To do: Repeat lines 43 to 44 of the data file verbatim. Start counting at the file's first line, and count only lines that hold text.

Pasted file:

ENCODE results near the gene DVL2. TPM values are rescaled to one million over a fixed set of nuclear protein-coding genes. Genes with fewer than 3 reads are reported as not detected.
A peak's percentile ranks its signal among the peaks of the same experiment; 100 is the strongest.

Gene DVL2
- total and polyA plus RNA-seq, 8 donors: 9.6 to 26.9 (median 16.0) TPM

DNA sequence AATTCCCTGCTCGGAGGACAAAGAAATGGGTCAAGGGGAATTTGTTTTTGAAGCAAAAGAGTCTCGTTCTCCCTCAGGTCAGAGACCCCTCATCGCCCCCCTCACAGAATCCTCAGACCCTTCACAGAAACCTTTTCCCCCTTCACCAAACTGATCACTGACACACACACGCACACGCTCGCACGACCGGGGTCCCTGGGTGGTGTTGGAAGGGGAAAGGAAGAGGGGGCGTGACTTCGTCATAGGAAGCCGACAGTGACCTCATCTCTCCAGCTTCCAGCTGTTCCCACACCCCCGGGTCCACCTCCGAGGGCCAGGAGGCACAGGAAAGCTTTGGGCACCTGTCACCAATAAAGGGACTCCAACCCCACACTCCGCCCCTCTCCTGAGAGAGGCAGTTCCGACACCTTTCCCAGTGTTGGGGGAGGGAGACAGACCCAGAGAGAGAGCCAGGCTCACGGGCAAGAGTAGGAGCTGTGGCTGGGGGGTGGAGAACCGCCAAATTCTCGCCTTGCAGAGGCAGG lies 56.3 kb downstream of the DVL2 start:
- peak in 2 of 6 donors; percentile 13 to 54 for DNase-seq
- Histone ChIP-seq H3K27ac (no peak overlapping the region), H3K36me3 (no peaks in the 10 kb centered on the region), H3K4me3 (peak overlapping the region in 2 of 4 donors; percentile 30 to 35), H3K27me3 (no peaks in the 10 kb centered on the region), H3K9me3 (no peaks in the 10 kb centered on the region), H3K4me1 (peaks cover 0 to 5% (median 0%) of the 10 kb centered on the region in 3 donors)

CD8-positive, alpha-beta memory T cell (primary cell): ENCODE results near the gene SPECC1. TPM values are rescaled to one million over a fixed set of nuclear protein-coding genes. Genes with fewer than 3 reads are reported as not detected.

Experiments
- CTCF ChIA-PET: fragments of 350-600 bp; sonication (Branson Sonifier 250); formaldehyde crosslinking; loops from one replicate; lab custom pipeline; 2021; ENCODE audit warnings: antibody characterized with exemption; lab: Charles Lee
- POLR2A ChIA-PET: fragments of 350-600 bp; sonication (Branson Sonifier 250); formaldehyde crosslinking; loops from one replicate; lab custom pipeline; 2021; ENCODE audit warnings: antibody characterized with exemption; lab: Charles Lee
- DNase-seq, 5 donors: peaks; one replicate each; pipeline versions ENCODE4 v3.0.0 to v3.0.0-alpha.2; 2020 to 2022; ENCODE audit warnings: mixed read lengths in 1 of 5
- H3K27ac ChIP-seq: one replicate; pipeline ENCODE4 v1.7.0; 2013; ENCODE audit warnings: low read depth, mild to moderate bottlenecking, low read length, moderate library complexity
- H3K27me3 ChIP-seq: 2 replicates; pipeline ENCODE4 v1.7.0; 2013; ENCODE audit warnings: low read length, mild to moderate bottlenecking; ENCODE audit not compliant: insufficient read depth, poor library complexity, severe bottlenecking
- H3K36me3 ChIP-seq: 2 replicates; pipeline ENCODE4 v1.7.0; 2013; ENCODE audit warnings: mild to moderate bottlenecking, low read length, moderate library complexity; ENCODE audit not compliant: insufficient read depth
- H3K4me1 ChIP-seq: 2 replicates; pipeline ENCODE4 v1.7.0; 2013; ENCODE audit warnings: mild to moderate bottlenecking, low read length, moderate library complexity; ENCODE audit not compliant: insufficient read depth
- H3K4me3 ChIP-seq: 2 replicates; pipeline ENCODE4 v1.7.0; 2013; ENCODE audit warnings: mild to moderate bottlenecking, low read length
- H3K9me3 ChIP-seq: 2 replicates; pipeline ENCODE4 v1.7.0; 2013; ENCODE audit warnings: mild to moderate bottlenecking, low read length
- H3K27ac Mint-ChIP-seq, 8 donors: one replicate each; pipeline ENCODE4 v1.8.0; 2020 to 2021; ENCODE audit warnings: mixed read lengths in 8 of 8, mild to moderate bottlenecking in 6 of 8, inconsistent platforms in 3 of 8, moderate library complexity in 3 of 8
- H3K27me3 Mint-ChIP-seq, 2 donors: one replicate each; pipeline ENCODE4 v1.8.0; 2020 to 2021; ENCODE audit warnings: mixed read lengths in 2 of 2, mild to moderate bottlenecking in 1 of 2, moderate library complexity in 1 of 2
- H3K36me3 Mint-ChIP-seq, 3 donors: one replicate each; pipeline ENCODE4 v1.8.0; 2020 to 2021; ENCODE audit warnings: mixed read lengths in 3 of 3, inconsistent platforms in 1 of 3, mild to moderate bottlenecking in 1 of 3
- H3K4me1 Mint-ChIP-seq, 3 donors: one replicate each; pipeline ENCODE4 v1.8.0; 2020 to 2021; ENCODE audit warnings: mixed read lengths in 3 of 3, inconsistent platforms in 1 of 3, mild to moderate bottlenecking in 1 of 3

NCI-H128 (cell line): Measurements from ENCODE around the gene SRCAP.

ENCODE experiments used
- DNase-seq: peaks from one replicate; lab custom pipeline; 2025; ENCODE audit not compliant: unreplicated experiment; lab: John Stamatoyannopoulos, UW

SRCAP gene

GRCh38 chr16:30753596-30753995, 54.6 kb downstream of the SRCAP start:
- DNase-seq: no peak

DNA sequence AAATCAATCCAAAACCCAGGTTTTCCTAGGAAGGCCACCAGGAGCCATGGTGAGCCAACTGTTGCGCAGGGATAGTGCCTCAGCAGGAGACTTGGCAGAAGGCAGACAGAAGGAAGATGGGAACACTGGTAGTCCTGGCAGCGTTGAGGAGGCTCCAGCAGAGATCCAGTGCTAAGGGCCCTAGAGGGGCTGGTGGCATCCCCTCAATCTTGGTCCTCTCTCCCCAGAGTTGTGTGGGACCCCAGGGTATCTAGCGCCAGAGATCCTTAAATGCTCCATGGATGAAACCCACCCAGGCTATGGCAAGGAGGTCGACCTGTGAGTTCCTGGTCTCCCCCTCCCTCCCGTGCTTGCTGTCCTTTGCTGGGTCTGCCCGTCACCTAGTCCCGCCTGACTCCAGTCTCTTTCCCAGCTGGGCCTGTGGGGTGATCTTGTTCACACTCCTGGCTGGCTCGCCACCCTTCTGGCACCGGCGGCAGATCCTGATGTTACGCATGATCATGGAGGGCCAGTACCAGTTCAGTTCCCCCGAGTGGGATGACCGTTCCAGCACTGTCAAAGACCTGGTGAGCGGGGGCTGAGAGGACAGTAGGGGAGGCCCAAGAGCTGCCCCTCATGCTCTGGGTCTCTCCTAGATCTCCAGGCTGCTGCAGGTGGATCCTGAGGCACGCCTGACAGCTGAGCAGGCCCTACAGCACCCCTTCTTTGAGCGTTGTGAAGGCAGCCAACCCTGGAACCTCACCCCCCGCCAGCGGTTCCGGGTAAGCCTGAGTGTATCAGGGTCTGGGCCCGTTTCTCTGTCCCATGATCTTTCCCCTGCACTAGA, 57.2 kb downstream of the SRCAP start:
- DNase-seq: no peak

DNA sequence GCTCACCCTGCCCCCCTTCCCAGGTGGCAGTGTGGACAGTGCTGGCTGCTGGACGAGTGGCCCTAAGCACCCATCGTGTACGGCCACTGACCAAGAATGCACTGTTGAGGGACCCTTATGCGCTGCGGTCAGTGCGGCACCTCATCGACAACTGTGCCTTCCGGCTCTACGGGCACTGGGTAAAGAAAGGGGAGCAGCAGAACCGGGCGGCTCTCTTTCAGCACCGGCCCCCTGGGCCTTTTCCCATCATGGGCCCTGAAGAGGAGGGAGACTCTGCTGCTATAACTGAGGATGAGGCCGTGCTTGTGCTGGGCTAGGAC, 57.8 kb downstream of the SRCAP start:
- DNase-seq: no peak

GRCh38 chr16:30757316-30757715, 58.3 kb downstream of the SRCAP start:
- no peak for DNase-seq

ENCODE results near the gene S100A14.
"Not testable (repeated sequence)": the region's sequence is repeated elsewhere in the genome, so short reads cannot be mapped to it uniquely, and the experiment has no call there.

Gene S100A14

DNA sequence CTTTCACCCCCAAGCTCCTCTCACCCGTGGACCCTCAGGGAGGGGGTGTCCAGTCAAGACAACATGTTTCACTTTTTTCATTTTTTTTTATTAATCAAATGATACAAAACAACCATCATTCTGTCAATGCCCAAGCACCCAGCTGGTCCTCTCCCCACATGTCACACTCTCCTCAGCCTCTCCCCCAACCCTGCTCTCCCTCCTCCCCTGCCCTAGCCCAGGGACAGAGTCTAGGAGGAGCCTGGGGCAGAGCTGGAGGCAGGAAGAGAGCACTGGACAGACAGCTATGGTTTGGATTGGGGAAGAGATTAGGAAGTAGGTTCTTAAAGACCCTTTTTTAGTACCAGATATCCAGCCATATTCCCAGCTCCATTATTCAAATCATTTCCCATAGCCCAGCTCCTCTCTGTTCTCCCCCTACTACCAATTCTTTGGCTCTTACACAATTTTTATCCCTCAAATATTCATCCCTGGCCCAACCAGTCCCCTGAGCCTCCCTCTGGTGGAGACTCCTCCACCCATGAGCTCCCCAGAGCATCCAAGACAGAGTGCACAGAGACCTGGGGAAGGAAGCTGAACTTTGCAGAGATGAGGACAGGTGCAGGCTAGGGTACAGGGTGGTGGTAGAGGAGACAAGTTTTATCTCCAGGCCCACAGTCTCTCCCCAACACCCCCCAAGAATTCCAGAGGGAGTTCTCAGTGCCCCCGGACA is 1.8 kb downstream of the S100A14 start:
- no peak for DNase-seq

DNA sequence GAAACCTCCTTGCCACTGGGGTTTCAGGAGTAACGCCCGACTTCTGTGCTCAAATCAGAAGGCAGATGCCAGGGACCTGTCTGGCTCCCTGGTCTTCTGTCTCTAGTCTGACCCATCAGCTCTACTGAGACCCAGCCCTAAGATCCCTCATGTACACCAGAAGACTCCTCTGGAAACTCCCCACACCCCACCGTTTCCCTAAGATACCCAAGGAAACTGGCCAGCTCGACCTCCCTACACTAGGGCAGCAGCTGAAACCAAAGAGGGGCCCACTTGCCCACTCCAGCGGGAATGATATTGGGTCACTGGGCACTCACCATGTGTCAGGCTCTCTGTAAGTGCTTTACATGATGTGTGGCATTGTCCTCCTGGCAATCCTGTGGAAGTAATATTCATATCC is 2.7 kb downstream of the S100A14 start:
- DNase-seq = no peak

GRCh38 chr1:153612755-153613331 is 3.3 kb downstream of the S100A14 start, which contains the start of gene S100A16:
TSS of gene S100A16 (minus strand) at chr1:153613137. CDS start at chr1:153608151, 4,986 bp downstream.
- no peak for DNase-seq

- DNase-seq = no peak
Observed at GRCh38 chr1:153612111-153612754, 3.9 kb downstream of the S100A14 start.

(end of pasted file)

TSS of gene S100A16 (minus strand) at chr1:153613137. CDS start at chr1:153608151, 4,986 bp downstream.
- no peak for DNase-seq